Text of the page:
Frank van Harmelen
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Frank van Harmelen is a professor in Knowledge Representation & Reasoning at the Department of Artificial Intelligence at the Free University of Amsterdam and director of the Hybrid Intelligence Centre. We talked to him about the latest developments in the field of cooperation between man and machine, i.e., between human and artificial intelligence. Why is it so crucial that humankind is at the center of such collaboration? And what does this collaboration look like in the future? “We have to let go of the idea that machine intelligence will eventually become like human intelligence. The two are very different, so we have to find out how these two can best strengthen each other.”

The Hybrid Intelligence Center is unique in the Netherlands “and perhaps even unique in the world,” says Frank van Harmelen firmly. It started in January, thanks to the most significant research grant ever given to AI in the Netherlands and involves collaboration between the universities of Delft, Leiden, Amsterdam (Vrije Universiteit, and Universiteit van Amsterdam), Utrecht, and Groningen. “Within this project, we are thinking about how we can build AI systems that are not meant to replace people but rather to work with people. This is very different from what you see in modern AI research today”.

The interview with Frank van Harmelen was broadcast on IO television (in Dutch). Subscribe to that channel to see more interviews like this.

According to Van Harmelen, a lot of research on AI is still intended to devise an application to replace humans. “A self-propelled car? Then Uber’s drivers can all be sent off. A translation aid instead of an interpreter, complete medical image analysis to replace the radiologist. Sometimes it’s said out loud, and sometimes it’s not said, but it’s unspoken anyway. We are convinced that this is a fallacy because people reason very differently than computers; human intelligence is very different from artificial intelligence. You should not try to replace one for the other; it’s like trying to push a round pin into a square hole. We’d better make use of the differences by building teams. That’s why in the Hybrid Intelligence Center, we focus on hybrid teams of people and AI systems that together are better than each separately.”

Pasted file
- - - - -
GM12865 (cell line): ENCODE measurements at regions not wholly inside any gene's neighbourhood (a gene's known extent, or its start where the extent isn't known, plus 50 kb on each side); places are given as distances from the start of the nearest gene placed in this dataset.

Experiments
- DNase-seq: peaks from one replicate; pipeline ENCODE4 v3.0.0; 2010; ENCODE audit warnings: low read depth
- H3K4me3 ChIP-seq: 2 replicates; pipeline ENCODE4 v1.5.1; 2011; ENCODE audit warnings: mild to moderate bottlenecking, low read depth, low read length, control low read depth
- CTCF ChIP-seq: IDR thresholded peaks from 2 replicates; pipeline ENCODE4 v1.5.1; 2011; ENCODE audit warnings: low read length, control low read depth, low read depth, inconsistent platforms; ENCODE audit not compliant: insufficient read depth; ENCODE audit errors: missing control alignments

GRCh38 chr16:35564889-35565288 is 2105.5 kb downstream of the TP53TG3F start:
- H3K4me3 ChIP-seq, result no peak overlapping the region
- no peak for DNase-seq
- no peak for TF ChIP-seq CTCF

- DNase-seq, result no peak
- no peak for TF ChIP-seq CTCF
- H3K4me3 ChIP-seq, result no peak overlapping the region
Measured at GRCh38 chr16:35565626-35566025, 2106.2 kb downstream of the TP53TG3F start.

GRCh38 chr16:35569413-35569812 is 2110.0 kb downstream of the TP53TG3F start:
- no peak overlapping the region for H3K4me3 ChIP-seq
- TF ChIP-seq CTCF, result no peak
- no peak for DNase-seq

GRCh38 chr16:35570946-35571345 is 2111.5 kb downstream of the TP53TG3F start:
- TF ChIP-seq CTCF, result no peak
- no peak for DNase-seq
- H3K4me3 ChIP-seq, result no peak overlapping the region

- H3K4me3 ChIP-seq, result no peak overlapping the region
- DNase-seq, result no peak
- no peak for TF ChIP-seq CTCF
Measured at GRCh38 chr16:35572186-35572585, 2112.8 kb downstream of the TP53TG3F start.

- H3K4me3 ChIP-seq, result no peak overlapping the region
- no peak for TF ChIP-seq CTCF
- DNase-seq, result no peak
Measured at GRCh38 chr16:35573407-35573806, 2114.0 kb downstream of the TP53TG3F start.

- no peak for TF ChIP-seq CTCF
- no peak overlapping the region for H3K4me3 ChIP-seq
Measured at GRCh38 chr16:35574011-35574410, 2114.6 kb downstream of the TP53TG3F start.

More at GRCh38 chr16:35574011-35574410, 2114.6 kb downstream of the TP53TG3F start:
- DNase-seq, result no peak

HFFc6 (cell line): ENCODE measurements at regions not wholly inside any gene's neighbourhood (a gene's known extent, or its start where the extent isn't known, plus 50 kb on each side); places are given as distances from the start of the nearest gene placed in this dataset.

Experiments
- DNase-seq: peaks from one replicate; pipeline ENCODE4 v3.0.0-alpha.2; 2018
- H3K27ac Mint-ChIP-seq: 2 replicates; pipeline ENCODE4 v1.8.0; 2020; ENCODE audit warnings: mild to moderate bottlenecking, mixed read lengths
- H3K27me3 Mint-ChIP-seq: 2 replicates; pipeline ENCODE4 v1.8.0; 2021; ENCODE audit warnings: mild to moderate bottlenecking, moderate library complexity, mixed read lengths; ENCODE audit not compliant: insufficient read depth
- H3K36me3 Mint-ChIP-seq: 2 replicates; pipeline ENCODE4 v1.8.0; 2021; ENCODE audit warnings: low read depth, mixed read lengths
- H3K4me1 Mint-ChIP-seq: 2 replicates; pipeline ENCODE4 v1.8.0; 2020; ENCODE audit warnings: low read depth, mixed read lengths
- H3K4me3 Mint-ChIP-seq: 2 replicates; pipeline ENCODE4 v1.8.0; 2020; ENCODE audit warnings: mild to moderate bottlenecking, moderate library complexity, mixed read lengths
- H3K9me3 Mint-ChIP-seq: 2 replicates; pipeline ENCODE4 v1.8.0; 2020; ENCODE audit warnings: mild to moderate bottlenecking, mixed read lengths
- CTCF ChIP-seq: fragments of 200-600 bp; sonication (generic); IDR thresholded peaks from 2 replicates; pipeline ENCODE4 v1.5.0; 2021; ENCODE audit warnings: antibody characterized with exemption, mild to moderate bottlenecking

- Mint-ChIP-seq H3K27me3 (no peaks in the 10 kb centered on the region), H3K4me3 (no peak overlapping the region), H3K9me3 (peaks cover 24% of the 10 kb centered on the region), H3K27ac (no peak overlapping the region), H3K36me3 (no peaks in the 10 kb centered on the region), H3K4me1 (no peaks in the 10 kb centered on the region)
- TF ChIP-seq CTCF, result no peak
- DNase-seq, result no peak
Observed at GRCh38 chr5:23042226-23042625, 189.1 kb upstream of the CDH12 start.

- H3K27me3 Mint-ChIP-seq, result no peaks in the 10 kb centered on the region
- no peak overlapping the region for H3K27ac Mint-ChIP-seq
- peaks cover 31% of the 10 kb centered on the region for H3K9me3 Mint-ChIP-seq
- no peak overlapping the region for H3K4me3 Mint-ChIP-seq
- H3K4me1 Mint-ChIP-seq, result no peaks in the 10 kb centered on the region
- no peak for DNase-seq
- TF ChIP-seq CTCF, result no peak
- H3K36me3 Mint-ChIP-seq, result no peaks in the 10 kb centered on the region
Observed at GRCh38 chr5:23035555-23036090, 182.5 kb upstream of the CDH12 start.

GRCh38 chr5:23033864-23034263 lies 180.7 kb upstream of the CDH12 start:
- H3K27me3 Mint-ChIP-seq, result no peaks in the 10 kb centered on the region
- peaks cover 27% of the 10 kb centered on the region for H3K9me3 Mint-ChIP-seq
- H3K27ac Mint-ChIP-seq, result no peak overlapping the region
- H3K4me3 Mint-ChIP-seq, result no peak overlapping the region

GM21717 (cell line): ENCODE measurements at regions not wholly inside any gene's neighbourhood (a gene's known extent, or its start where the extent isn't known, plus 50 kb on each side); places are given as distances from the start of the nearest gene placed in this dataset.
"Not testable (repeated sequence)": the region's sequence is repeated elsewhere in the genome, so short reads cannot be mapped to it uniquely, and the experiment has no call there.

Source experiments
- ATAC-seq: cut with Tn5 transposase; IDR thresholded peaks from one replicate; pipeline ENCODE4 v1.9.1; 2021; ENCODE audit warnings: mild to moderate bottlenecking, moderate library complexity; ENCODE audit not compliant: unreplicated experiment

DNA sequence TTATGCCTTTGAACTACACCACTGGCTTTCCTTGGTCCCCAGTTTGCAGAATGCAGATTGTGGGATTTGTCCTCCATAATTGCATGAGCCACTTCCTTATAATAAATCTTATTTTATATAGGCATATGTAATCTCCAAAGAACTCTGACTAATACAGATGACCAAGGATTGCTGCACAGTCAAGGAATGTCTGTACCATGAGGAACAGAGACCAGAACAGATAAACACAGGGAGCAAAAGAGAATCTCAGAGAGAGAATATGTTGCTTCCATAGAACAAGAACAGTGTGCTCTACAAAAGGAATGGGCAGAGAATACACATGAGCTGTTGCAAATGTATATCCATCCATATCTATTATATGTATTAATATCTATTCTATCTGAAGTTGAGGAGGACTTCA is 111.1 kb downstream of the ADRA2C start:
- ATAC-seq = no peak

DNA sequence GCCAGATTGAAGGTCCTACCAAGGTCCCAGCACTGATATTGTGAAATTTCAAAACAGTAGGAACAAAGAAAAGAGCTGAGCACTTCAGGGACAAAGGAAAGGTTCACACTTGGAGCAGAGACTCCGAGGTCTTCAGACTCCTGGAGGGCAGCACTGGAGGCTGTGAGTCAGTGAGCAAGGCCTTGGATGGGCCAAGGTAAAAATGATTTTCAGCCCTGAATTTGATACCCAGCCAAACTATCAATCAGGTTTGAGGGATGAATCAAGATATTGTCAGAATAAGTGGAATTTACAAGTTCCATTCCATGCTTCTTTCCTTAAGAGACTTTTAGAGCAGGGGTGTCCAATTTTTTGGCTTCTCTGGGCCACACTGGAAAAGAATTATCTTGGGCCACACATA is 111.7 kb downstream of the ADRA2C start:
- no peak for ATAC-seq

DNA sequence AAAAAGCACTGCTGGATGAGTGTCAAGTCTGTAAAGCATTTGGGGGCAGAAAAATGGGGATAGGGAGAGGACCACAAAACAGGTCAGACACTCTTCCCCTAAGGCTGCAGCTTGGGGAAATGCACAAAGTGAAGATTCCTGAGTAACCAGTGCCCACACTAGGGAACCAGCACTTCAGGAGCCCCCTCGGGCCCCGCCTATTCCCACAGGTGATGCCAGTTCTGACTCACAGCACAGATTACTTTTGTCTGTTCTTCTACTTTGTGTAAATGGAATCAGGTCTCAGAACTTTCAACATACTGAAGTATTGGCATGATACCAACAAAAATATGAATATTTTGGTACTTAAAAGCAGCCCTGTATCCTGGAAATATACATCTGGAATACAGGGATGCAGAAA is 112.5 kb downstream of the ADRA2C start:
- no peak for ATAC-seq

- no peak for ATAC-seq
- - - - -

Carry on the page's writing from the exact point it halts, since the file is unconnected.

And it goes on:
Doesn’t that collaboration between six institutions take a lot of energy and organizational power?

“Yes, such collaboration takes a lot of energy, but it also yields a lot, precisely because each university has its specialties. At the UvA, for example, they are extremely good at machine learning. That’s very important for hybrid teams. In Delft, they are very good at systems that understand how to negotiate. My colleague there, Professor Catholijn Jonker, has built a pocket negotiator: a computer that helps you negotiate, that understands enough of how people interact with each other so that computers can help. And so each university has its specialty. My colleague Piek Vossen, here at the Free University, is an expert in natural language. We talk to each other in Dutch or English, so if we are going to build the hybrid teams with people and computers, those computers will also have to become better at understanding language and to be able to express themselves in it.

That turn towards hybrid intelligence, away from the role of AI as automation, and towards AI as cooperation, is still relatively recent. There are new research centers at Stanford and MIT in Boston, and then there’s ours in the Netherlands, in which we play a global role. But that is all very recent. Another colleague of mine, Professor Koen Hindriks, has been conducting experiments for some time now to allow children in hospitals, for example, to play games with robots to experience less stress. These robots can answer questions or advise about eating or going to the toilet, all very important in such a situation. That’s a very concrete and successful example of hybrid intelligence.”

Read the interview we had with Prof. Koen Hindriks: How science is going to make the robot more social.